Are you working on any project where you have to automate the creation of a Power BI workspace? If so, then you have come to the right place. This blog will cover the process that can be obtained to automate the Power BI solutions with Microsoft Azure DevOps services. While this blog is highly informative, obtaining this is no hard and fast rule.
But, before you begin, you need to follow these:
- Permission to alter organizational or tenant level Power BI settings
- Permission to develop and handle Azure Active Directory users and groups
- Permission to manage and create Azure DevOps pipelines
Below are ten steps that can be followed to use the Microsoft Azure DevOps services to automate the Power BI.
Table Of Contents
- Step 1: Generate a service principal for automation
- Step 2: Develop an application secret for the service principal
- Step 3: Reuse or create a security group for the security principal
- Step 4: Allow service principal-based authentication
- Step 5: Grant permissions to the security group
- Step 6: Install the Power BI PowerShell modules
- Step 7: Connecting to Power BI with the service principal
- Step 8: Creating the new Power BI workspace
- Step 9: Adding permissions to the Power BI workspace
- Step 10: Create Azure DevOps pipelines
Step 1: Generate a service principal for automation
If you want to develop a fully automated Power BI, you will surely want to run everything with the help of a service principal. Unfortunately, this will prevent you from signing as a user. Since you are already using Azure DevOps, using the same account to automate the Power BI service makes sense. Here, one point should be noted. You have to use the same service principal operating your Azure deployment. However, if you start from scratch, you will have to set up the Azure Active Directory first.
Step 2: Develop an application secret for the service principal
To connect the service principal with the Power BI, you must keep the application ID and an authentication key number ready at hand. Once the critical number for the authentication process is generated, you have to copy the values as correctly as possible.
Step 3: Reuse or create a security group for the security principal
To grant access for automation, the Power BI asks the service principal to be a part of the security group of an Azure Active Directory. You can surely use any existing group. However, it is better to create a new security group to avoid hassles. This new security group will be formed only for serving this purpose. After creating the group, you will have to add the service principal to make it a group member. This can be done either by using the application ID or the account’s name.
Step 4: Allow service principal-based authentication
Under the roof of Microsoft Azure DevOps services, One of the newest features of it is its ability to manage and authenticate Power BI resources in combination with a principal service account. For enabling, you will have to acquire the admin’s permission in the Power BI tenant. However, after logging into the Power BI, you can get continued access to the admin portal. Soon, you will find the tenant settings options appear on the screen.
Step 5: Grant permissions to the security group
By this time, the principal service authentication had already been enabled. Also, you have controlled it and managed to settle it in the particular security group. However, permission is required to create a workspace in the Power BI as this is not granted by default. So, reach out to the tenant settings and click on ‘create workspaces.’ Here, you have to flick the menu to enable the new workspace and then decide what you want to apply and how this applies.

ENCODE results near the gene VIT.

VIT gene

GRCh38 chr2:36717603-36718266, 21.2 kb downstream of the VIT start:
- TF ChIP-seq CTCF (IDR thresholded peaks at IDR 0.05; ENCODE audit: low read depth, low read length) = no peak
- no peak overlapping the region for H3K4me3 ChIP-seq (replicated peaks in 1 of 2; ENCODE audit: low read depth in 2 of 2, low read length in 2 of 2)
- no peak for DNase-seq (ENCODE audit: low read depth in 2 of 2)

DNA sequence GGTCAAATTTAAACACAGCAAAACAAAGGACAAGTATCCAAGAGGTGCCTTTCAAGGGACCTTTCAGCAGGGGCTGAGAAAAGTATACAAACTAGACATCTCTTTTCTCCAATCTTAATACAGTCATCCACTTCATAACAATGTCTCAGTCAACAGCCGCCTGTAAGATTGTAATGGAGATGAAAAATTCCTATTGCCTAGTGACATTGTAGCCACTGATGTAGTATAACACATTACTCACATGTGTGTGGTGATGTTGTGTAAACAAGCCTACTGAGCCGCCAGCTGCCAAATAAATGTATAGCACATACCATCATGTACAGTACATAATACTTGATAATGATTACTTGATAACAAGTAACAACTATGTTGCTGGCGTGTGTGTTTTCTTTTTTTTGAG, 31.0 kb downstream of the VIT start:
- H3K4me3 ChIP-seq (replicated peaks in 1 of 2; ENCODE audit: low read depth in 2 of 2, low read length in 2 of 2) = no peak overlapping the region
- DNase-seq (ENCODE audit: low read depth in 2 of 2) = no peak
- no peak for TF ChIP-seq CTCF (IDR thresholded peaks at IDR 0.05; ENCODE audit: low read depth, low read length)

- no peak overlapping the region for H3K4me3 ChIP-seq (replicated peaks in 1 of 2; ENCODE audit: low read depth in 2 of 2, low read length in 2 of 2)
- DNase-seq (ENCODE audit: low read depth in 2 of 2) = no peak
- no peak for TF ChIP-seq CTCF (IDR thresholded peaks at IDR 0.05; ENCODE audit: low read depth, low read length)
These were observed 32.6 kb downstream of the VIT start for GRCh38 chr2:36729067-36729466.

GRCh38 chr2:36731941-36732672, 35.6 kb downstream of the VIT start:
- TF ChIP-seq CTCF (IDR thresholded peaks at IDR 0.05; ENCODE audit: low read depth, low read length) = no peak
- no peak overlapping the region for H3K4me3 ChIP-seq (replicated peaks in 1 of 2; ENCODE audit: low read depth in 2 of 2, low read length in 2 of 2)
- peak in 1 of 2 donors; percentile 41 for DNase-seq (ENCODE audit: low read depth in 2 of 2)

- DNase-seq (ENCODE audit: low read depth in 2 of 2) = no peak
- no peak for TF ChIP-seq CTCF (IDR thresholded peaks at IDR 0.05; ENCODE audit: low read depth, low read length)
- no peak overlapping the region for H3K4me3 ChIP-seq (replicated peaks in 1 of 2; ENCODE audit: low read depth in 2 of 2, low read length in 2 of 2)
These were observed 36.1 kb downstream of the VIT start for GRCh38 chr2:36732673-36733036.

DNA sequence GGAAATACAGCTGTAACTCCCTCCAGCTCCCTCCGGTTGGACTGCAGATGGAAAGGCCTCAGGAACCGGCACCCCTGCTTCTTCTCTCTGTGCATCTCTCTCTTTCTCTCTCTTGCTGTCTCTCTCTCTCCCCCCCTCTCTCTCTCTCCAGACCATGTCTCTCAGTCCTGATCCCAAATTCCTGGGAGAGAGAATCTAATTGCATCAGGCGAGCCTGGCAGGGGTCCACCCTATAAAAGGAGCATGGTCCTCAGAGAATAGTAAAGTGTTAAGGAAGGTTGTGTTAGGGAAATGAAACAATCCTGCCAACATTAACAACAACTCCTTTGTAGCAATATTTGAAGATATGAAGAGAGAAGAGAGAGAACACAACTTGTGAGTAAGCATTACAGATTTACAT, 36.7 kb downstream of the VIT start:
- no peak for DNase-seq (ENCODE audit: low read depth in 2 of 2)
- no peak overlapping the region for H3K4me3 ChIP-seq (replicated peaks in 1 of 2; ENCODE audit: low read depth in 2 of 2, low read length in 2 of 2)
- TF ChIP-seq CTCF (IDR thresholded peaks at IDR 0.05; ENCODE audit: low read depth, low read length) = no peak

Step 6: Install the Power BI PowerShell modules
In this guide, your main agenda is to orchestrate Azure PowerShell to enhance deploying the Azure resources to create the new workspace on Power BI. You have to create a PowerShell script if you are starting from scratch. Microsoft’s PowerShell scripts are interactive and can function with several resources like datasets, workspaces, reports, and profiles. In the PowerShell gallery, you can install each module separately.
Step 7: Connecting to Power BI with the service principal
Once the basic module has been established, you have to build up the connection with the service principal used earlier. Here, you will have to keep the application ID and the authentication key ready to secure the connection. Initially, the variables can be stored. But do not forget to change them later while adding the script to the Pipeline.
Step 8: Creating the new Power BI workspace
To create new workspaces in Power BI, you will need precisely what is currently provided by Microsoft Power BI. If you face any issues while working with the Power BI, you can use the built-in features to get out of it. As soon as you need to do anything connected with Azure, begin running into the issues propagated by the Power BI cmdlets. These cmdlets’ primary benefit is their incredible handling power of the authentication headers and base URLs.
Step 9: Adding permissions to the Power BI workspace
here, the workspace has already been created. However, the workspace now has access to only one account, and it is the service principal that has been created as the admin by default. So, you have to add access to a user account. A security group will also do, provided one of the users is added.
Step 10: Create Azure DevOps pipelines
Now that you have the PowerShell script ready, it can be used for automation. However, since the goal is to run it as the Azure DevOps part, you have to connect it to the Azure resource manager by utilizing the service principal.